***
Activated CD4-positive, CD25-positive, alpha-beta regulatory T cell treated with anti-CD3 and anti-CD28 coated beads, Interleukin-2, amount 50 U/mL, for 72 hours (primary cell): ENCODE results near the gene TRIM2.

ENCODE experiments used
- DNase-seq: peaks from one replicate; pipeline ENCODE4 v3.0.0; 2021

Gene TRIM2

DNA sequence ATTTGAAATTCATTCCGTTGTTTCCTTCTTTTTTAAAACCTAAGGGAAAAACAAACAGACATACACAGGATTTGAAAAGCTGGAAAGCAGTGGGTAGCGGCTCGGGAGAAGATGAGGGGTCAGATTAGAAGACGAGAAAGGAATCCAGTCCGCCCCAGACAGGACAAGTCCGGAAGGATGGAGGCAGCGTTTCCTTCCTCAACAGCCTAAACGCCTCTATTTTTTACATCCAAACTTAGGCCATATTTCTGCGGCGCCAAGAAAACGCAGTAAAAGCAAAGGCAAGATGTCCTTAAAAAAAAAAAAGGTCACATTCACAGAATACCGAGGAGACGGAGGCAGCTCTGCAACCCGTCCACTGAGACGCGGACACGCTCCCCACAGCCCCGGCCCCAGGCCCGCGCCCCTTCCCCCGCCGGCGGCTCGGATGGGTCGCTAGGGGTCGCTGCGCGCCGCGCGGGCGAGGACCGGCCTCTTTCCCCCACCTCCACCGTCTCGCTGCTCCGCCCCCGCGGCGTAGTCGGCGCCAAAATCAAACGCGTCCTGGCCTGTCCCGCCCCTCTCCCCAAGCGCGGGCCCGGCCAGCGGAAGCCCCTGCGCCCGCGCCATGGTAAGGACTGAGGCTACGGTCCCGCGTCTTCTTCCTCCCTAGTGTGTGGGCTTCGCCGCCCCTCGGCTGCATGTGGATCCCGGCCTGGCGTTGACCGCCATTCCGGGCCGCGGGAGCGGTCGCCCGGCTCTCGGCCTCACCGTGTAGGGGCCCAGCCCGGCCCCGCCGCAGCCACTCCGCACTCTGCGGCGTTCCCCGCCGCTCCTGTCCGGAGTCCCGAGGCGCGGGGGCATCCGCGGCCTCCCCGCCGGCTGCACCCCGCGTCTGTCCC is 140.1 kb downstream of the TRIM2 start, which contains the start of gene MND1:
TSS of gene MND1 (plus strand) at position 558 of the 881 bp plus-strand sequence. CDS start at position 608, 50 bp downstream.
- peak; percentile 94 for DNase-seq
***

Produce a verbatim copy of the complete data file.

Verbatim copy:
Activated CD4-positive, CD25-positive, alpha-beta regulatory T cell treated with anti-CD3 and anti-CD28 coated beads, Interleukin-2, amount 50 U/mL, for 72 hours (primary cell): ENCODE results near the gene TRIM2.

ENCODE experiments used
- DNase-seq: peaks from one replicate; pipeline ENCODE4 v3.0.0; 2021

Gene TRIM2

DNA sequence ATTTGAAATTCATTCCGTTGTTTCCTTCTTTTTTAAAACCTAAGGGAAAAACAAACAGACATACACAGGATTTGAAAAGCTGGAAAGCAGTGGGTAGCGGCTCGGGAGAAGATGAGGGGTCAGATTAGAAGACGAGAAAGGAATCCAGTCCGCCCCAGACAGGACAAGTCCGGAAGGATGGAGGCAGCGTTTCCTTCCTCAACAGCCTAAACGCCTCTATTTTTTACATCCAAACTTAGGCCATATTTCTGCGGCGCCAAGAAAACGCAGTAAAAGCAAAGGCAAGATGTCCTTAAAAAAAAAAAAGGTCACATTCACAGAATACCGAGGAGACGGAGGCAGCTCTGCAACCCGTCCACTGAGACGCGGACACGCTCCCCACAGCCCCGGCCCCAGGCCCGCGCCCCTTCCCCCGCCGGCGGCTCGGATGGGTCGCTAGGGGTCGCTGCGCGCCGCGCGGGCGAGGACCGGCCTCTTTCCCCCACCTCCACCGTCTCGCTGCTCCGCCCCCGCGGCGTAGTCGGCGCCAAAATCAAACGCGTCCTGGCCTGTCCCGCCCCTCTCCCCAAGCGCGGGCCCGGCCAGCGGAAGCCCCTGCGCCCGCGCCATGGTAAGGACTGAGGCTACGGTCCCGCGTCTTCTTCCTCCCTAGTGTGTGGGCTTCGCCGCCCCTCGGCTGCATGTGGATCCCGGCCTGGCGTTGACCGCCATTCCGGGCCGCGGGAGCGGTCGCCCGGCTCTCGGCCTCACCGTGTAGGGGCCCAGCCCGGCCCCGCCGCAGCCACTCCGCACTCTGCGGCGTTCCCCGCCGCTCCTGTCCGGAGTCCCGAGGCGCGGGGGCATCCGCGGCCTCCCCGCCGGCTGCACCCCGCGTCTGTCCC is 140.1 kb downstream of the TRIM2 start, which contains the start of gene MND1:
TSS of gene MND1 (plus strand) at position 558 of the 881 bp plus-strand sequence. CDS start at position 608, 50 bp downstream.
- peak; percentile 94 for DNase-seq